For my young TCKs, it is really difficult for them to feel like they belong. Overseas when we attend a church, my husband and I can understand enough to follow along and participate, even when the practices are different from what we are used to. But our kids aren’t fluent in the local language, and the cultural practices are often jarring to them. The transitory life of cross-cultural living and the need to raise support and visit new people and new places can make TCKs feel unchurched even when they are in their passport country. What church do they belong to? Where are they seen and remembered as a member?
For most of the last 10 years, we’ve met in our home as a family on Sundays, inviting our friends who are not yet Christians to join us. Our family times of worship are tender and sweet. It is beautiful to sit together singing a hymn or taking communion together as a family. I love hearing our little two- or three-year-old pray, and I love hearing our insightful ten-year-old ask a great question. Because of our isolation, we have developed strong family spiritual habits.
But I miss church.
I miss community and fellowship. I miss Bible classes that I’m not teaching. I even miss bad lobby coffee and too-much-food potlucks. I miss hugs from old ladies who tell me they’re praying for me and the knowing glances from other moms wrangling their two-year-olds in the back.
But when I’m in my home country, I find that I still miss church. I miss feeling deeply connected to just one place rather than being spread out thin. I miss being seen not as someone coming to ask for money but as just another sheep in the flock.
Going to the ends of the earth to translate scripture and bring the peace of God to a people group who hasn’t yet encountered Jesus is beautiful and holy work. But it’s lonely and isolating and changes us in ways that make it impossible to go back home the same, which can make home seem pretty lonely and isolating, too.
Maybe you are in a place and a season of life where you are really missing feeling deeply connected with a church, too.
If so, here are five things that have not taken away the difficulty, but have helped me and my family when we start to feel disconnected and unchurched.
Remember you aren’t alone (even when you feel like it).
The story of Elijah in 1 Kings 19 is so relatable to us cross cultural workers, isn’t it? We can pray to God, “I have had enough Lord,” and feel at times like we are completely alone as we serve God. We can be exhausted and need physical rest. We need to know God hears us and has not left us. We need God’s “gentle whisper” to remind us that He is with us and that we are not the only ones serving Him. God is with us, and we are not alone. He has many servants who are serving Him diligently. This is true around the world and in your home country.
Stay connected to spiritual disciplines (even when you don’t feel like it).
When our “job” is our ministry, it is even more important to stay connected to the Vine in our private, personal lives. Reading scripture, praying, fasting, confessing, giving, and practicing Sabbath rest are spiritual disciplines that can sustain us during the dry, isolating seasons and also the very demanding seasons of home assignments. Spiritual disciplines create space in our lives for God to show up and teach our hearts. We don’t always feel like doing these disciplines, but we do them as a submission to Christ, training ourselves for godliness (1 Timothy 4:7-8). If you have TCKs, creating rhythm and space in your life for spiritual disciplines (not just in your ministry activities or fundraising activities outside the home) is incredibly important for fostering authenticity in your Christian life.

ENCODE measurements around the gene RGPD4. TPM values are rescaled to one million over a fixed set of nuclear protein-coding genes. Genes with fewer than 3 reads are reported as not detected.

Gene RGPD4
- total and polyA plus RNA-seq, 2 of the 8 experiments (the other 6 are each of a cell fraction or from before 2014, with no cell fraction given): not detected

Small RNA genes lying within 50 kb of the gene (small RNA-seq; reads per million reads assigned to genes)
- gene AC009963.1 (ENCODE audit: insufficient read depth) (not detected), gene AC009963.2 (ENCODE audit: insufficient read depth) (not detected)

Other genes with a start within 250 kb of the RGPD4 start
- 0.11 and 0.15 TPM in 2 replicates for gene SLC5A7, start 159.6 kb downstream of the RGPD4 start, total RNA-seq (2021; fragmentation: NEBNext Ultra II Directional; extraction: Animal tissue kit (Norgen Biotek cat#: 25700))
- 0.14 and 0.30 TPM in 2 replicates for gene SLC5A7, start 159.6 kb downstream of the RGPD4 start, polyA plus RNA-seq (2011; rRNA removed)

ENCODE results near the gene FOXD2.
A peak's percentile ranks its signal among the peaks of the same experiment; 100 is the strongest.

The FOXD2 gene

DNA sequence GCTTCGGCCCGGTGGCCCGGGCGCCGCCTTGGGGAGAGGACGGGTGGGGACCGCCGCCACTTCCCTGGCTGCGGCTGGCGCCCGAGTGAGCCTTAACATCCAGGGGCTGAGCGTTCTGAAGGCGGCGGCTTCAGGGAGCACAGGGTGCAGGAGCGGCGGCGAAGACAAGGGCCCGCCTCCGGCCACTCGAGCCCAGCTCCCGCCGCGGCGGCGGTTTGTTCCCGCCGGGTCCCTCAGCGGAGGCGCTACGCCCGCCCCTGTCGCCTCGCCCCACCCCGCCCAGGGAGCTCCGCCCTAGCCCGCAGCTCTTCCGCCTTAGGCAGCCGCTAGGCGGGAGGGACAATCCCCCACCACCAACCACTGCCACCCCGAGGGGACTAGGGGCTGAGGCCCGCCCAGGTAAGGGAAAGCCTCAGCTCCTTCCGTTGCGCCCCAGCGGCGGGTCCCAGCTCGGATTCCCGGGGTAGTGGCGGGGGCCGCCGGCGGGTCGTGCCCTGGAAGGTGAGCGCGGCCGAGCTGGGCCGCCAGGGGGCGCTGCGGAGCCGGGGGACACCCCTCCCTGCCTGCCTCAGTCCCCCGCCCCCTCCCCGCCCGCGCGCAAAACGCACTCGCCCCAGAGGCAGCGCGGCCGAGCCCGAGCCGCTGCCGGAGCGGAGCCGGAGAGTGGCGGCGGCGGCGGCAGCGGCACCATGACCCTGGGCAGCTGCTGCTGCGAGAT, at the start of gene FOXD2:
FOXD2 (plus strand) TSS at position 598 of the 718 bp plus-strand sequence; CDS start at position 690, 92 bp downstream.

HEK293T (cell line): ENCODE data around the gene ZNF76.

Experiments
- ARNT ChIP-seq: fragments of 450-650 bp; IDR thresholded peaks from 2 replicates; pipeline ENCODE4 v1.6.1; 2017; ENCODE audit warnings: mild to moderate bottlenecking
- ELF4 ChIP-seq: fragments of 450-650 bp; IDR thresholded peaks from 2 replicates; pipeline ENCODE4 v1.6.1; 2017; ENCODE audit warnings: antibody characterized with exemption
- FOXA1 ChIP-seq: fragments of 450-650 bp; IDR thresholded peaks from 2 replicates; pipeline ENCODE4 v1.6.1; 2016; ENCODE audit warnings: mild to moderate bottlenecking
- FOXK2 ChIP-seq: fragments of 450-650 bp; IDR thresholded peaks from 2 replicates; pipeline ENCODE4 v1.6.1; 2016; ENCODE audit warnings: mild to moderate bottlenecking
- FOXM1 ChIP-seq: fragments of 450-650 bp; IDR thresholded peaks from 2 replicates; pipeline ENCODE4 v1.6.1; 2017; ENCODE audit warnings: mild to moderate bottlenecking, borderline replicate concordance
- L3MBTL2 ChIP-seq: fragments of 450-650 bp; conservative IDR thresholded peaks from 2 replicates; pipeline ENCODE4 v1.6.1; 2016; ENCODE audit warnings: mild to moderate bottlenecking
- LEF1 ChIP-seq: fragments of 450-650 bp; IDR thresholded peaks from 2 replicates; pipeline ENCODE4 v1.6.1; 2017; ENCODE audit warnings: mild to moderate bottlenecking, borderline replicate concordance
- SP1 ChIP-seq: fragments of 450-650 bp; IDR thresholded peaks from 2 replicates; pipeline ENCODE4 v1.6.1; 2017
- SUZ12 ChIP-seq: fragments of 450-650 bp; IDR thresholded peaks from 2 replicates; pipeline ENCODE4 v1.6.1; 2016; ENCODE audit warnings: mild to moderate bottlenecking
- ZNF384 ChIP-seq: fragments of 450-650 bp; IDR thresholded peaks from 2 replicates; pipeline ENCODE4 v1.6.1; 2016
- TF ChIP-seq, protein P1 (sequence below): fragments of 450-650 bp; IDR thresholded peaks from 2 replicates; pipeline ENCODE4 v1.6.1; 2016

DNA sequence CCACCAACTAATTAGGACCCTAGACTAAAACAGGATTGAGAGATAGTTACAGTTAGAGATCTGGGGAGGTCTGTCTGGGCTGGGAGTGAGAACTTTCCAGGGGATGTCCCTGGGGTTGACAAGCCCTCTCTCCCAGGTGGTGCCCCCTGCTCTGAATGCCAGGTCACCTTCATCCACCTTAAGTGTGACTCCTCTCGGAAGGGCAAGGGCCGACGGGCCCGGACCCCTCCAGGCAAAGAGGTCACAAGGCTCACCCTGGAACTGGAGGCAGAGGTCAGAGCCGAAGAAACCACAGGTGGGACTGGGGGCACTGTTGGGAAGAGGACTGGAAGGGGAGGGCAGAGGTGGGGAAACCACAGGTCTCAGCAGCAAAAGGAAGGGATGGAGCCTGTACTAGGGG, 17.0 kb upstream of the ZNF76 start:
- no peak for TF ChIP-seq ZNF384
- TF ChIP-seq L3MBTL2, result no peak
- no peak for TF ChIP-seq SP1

Create in-person community where you are with the resources you have (even if that means your “church” is made up of people who aren’t believers yet).
If you are feeling alone, look around you and identify the people who are already part of your life. How can you strengthen these relationships and create a true community? Are you sharing your needs or only meeting their needs? What needs do you have that this community could fill? How can you make the relationship give and take rather than just you giving and serving? When we didn’t have a group of Christians to meet with, we created a community from our friends, most of whom were still not yet Christians. This little home church group became our best friends and the people we called on when we needed help. We supported each other through griefs, trials, and difficulty.
Stay connected with key people in your home country or home church (even when that means your “church” is really far away).
With the Internet, it seems like it should be easy to stay connected to our home country friends, family, and churches. However, just because it is easily accessible doesn’t mean connection is easy to maintain. As time passes, it is easy to lose touch. People in your home country may be very busy, and you may be very busy or in a difficult time zone for connection. So, identify key people in your home church who seem to genuinely want to encourage you. Make an effort to send them personal messages beyond what you send out in a newsletter or post on social media, and make sure to encourage them and ask about their life, too.
Watch the worship service from your home church online. During covid many churches began streaming their worship times and Bible classes. Allow your TCKs to maintain ties to your home church and special friends, too, by arranging online messages and meetups for younger kids and encouraging older kids to stay connected through safe online communication.
Stay connected to online communities like A Life Overseas (even when you don’t know the people in “real life”).
I’m so thankful for the encouragement I’ve received from ALO, social media groups, and godly individuals I’ve met online but have never met in “real life.” Our kids are also part of a TCK group within our organization composed of kids all over the world. They meet over Zoom to have silly parties, talk about American culture, have Bible study, and be reminded that there are other kids just like them.